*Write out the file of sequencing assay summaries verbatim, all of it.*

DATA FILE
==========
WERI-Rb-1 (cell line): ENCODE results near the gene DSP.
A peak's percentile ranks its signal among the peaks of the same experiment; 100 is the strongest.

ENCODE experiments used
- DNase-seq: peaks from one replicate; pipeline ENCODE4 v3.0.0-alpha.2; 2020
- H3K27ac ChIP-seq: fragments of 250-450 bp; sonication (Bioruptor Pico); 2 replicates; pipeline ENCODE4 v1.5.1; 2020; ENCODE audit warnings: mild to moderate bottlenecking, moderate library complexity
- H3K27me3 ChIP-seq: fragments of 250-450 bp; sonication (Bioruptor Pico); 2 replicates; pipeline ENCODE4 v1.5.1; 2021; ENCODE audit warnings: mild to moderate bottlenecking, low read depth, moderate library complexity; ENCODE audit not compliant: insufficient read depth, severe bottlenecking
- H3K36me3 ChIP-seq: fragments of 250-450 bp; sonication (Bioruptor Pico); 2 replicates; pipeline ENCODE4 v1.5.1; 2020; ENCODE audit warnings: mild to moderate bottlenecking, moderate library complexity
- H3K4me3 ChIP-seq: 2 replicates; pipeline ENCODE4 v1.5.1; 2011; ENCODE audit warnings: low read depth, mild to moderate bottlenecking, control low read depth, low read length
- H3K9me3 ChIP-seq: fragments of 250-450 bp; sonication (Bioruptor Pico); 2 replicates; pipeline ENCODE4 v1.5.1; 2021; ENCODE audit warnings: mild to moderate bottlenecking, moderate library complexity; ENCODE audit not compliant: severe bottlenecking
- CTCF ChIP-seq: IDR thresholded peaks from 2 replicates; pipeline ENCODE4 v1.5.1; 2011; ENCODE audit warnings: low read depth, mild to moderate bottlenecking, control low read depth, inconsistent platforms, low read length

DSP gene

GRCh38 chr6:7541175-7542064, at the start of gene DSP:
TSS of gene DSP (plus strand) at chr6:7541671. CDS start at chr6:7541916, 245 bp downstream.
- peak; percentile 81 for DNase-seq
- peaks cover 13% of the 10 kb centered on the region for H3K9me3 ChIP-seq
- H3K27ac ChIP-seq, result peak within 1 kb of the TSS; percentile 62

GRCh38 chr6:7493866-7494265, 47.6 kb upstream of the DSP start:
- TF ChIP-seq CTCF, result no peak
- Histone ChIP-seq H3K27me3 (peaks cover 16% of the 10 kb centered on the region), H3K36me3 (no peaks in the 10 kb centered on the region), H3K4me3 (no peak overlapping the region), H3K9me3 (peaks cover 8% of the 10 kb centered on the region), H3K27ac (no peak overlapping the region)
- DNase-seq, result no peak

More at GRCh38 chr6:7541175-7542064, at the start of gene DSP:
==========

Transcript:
WERI-Rb-1 (cell line): ENCODE results near the gene DSP.
A peak's percentile ranks its signal among the peaks of the same experiment; 100 is the strongest.

ENCODE experiments used
- DNase-seq: peaks from one replicate; pipeline ENCODE4 v3.0.0-alpha.2; 2020
- H3K27ac ChIP-seq: fragments of 250-450 bp; sonication (Bioruptor Pico); 2 replicates; pipeline ENCODE4 v1.5.1; 2020; ENCODE audit warnings: mild to moderate bottlenecking, moderate library complexity
- H3K27me3 ChIP-seq: fragments of 250-450 bp; sonication (Bioruptor Pico); 2 replicates; pipeline ENCODE4 v1.5.1; 2021; ENCODE audit warnings: mild to moderate bottlenecking, low read depth, moderate library complexity; ENCODE audit not compliant: insufficient read depth, severe bottlenecking
- H3K36me3 ChIP-seq: fragments of 250-450 bp; sonication (Bioruptor Pico); 2 replicates; pipeline ENCODE4 v1.5.1; 2020; ENCODE audit warnings: mild to moderate bottlenecking, moderate library complexity
- H3K4me3 ChIP-seq: 2 replicates; pipeline ENCODE4 v1.5.1; 2011; ENCODE audit warnings: low read depth, mild to moderate bottlenecking, control low read depth, low read length
- H3K9me3 ChIP-seq: fragments of 250-450 bp; sonication (Bioruptor Pico); 2 replicates; pipeline ENCODE4 v1.5.1; 2021; ENCODE audit warnings: mild to moderate bottlenecking, moderate library complexity; ENCODE audit not compliant: severe bottlenecking
- CTCF ChIP-seq: IDR thresholded peaks from 2 replicates; pipeline ENCODE4 v1.5.1; 2011; ENCODE audit warnings: low read depth, mild to moderate bottlenecking, control low read depth, inconsistent platforms, low read length

DSP gene

GRCh38 chr6:7541175-7542064, at the start of gene DSP:
TSS of gene DSP (plus strand) at chr6:7541671. CDS start at chr6:7541916, 245 bp downstream.
- peak; percentile 81 for DNase-seq
- peaks cover 13% of the 10 kb centered on the region for H3K9me3 ChIP-seq
- H3K27ac ChIP-seq, result peak within 1 kb of the TSS; percentile 62

GRCh38 chr6:7493866-7494265, 47.6 kb upstream of the DSP start:
- TF ChIP-seq CTCF, result no peak
- Histone ChIP-seq H3K27me3 (peaks cover 16% of the 10 kb centered on the region), H3K36me3 (no peaks in the 10 kb centered on the region), H3K4me3 (no peak overlapping the region), H3K9me3 (peaks cover 8% of the 10 kb centered on the region), H3K27ac (no peak overlapping the region)
- DNase-seq, result no peak

More at GRCh38 chr6:7541175-7542064, at the start of gene DSP: